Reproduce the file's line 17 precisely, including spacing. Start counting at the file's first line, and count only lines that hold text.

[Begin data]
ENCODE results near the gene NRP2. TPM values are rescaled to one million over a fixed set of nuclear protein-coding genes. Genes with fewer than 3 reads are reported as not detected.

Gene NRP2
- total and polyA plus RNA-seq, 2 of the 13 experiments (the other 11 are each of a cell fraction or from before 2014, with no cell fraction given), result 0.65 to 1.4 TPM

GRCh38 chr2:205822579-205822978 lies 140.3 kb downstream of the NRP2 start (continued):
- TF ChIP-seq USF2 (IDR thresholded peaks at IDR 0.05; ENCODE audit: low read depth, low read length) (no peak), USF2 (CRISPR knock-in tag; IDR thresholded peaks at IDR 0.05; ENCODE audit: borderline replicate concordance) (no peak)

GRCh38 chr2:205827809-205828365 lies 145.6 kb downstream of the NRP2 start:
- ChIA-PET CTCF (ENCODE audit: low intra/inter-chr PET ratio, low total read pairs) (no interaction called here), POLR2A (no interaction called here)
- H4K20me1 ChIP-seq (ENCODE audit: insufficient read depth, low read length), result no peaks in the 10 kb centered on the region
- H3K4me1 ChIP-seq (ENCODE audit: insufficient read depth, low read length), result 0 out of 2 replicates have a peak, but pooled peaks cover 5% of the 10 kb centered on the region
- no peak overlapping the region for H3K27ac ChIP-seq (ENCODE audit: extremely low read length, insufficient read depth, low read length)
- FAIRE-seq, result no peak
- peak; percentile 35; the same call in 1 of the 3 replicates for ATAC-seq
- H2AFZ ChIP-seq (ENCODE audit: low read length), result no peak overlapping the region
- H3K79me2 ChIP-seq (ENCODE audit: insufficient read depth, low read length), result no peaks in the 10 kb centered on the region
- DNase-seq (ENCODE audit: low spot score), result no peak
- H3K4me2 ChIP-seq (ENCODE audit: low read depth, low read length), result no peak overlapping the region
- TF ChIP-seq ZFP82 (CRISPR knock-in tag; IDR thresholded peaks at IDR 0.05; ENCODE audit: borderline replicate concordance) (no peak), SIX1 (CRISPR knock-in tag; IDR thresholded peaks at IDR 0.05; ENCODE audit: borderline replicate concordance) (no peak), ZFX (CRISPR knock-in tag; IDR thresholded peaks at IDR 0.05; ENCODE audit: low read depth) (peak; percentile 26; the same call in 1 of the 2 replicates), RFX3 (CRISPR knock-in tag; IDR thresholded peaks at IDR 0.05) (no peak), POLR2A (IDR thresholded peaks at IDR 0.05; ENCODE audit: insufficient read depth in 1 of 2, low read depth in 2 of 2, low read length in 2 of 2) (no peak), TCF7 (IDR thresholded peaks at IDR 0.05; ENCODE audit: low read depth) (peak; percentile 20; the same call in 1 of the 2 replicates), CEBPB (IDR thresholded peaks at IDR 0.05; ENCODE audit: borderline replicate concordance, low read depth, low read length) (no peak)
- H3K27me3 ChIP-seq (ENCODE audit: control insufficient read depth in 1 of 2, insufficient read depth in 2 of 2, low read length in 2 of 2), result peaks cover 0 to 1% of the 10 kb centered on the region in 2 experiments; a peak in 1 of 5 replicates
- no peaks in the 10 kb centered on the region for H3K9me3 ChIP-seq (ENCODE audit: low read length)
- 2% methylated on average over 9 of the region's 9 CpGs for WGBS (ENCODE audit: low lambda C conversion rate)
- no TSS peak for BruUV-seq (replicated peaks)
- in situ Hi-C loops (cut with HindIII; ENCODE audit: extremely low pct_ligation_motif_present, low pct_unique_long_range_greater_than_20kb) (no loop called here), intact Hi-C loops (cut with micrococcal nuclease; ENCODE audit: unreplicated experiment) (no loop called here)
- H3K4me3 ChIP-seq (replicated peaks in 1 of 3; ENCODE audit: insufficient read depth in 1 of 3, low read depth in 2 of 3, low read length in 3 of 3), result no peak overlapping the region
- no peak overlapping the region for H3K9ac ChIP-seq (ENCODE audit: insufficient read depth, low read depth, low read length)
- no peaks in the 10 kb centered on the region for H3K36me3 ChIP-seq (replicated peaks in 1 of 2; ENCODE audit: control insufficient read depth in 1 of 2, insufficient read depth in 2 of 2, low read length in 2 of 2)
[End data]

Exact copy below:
- TF ChIP-seq ZFP82 (CRISPR knock-in tag; IDR thresholded peaks at IDR 0.05; ENCODE audit: borderline replicate concordance) (no peak), SIX1 (CRISPR knock-in tag; IDR thresholded peaks at IDR 0.05; ENCODE audit: borderline replicate concordance) (no peak), ZFX (CRISPR knock-in tag; IDR thresholded peaks at IDR 0.05; ENCODE audit: low read depth) (peak; percentile 26; the same call in 1 of the 2 replicates), RFX3 (CRISPR knock-in tag; IDR thresholded peaks at IDR 0.05) (no peak), POLR2A (IDR thresholded peaks at IDR 0.05; ENCODE audit: insufficient read depth in 1 of 2, low read depth in 2 of 2, low read length in 2 of 2) (no peak), TCF7 (IDR thresholded peaks at IDR 0.05; ENCODE audit: low read depth) (peak; percentile 20; the same call in 1 of the 2 replicates), CEBPB (IDR thresholded peaks at IDR 0.05; ENCODE audit: borderline replicate concordance, low read depth, low read length) (no peak)